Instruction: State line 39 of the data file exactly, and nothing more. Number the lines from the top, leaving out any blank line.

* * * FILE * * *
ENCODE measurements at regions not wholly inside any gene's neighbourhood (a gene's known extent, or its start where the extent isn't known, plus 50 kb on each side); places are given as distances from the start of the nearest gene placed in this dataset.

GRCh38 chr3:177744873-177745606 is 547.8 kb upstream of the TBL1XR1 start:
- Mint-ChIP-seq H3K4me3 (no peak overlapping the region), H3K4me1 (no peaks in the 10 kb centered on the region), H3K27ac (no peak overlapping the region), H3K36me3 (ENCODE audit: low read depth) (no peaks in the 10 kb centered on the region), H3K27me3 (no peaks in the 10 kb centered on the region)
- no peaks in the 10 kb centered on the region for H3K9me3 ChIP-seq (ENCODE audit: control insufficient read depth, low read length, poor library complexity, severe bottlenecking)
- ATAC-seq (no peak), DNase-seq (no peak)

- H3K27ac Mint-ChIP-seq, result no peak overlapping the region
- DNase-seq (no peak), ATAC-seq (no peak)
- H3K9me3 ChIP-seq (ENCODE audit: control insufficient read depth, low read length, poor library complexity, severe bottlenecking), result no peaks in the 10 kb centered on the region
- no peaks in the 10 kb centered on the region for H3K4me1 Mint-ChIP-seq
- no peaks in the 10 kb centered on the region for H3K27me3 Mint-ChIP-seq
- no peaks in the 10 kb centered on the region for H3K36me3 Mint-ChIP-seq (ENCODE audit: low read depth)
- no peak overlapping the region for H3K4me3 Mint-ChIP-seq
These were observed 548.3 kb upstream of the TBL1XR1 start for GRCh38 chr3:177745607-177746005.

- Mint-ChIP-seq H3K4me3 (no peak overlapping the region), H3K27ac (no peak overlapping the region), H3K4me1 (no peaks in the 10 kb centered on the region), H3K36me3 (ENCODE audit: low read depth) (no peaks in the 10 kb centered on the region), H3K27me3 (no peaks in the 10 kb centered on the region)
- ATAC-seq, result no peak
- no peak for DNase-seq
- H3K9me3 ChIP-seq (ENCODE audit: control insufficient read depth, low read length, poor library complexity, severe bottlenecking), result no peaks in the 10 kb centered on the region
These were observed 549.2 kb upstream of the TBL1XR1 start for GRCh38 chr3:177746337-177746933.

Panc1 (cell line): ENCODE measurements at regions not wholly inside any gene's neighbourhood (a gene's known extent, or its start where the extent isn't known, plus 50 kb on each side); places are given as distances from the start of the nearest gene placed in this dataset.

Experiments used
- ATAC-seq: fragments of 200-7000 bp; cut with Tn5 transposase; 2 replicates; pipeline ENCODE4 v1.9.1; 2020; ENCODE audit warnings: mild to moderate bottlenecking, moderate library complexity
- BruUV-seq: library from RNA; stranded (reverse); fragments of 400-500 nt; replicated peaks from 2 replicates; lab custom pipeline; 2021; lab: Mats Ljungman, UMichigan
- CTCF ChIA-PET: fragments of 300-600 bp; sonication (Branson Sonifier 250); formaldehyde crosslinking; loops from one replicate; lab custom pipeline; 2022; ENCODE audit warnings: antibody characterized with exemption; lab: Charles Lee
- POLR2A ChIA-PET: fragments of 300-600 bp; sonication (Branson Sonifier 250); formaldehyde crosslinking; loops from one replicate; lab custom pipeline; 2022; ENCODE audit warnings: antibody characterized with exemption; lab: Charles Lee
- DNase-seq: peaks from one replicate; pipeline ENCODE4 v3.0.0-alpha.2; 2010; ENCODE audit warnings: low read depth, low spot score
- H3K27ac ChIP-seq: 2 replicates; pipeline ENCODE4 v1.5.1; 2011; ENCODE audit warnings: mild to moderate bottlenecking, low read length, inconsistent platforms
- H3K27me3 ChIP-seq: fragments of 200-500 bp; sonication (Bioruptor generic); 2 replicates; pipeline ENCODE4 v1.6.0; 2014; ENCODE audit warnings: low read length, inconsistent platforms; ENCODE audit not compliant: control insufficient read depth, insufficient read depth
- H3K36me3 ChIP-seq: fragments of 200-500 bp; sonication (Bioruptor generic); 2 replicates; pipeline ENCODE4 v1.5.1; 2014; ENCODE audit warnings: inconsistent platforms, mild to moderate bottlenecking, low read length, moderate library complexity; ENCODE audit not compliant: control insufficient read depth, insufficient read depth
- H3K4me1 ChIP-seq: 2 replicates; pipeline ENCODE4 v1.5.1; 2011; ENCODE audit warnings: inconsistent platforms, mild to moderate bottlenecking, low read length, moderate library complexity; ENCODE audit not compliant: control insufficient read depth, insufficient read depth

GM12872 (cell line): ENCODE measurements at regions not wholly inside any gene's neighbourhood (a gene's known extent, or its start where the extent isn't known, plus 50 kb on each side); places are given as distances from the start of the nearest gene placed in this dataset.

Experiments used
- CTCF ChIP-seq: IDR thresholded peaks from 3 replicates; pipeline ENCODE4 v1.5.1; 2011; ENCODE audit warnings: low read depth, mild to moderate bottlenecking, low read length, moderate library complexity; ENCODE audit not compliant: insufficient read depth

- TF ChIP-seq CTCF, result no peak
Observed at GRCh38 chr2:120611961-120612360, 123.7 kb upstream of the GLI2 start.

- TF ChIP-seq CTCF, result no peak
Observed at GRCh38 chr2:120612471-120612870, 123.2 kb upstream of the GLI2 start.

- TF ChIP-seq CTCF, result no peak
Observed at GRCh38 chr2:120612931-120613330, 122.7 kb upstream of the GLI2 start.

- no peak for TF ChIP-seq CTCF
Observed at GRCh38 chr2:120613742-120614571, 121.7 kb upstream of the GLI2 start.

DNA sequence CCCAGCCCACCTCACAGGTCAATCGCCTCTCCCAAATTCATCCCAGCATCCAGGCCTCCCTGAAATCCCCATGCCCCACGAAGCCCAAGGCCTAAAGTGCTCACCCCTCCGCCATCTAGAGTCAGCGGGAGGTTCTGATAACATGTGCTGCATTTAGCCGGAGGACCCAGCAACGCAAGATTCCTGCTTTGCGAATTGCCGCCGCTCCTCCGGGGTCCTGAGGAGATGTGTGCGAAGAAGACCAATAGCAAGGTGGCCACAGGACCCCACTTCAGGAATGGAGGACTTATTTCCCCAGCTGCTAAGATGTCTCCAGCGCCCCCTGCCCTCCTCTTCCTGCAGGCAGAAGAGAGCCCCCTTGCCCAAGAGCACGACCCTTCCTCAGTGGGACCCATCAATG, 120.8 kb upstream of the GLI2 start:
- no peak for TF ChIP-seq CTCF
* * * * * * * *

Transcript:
- no peak for TF ChIP-seq CTCF